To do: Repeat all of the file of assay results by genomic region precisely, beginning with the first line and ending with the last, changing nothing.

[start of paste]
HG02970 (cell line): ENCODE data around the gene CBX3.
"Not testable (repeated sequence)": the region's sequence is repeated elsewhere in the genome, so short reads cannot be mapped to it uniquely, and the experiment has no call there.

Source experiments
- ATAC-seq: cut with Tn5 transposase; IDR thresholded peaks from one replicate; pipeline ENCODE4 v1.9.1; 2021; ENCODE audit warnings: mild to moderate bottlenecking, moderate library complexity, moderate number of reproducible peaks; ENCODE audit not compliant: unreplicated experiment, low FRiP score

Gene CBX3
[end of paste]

HG02970 (cell line): ENCODE data around the gene CBX3.
"Not testable (repeated sequence)": the region's sequence is repeated elsewhere in the genome, so short reads cannot be mapped to it uniquely, and the experiment has no call there.

Source experiments
- ATAC-seq: cut with Tn5 transposase; IDR thresholded peaks from one replicate; pipeline ENCODE4 v1.9.1; 2021; ENCODE audit warnings: mild to moderate bottlenecking, moderate library complexity, moderate number of reproducible peaks; ENCODE audit not compliant: unreplicated experiment, low FRiP score

Gene CBX3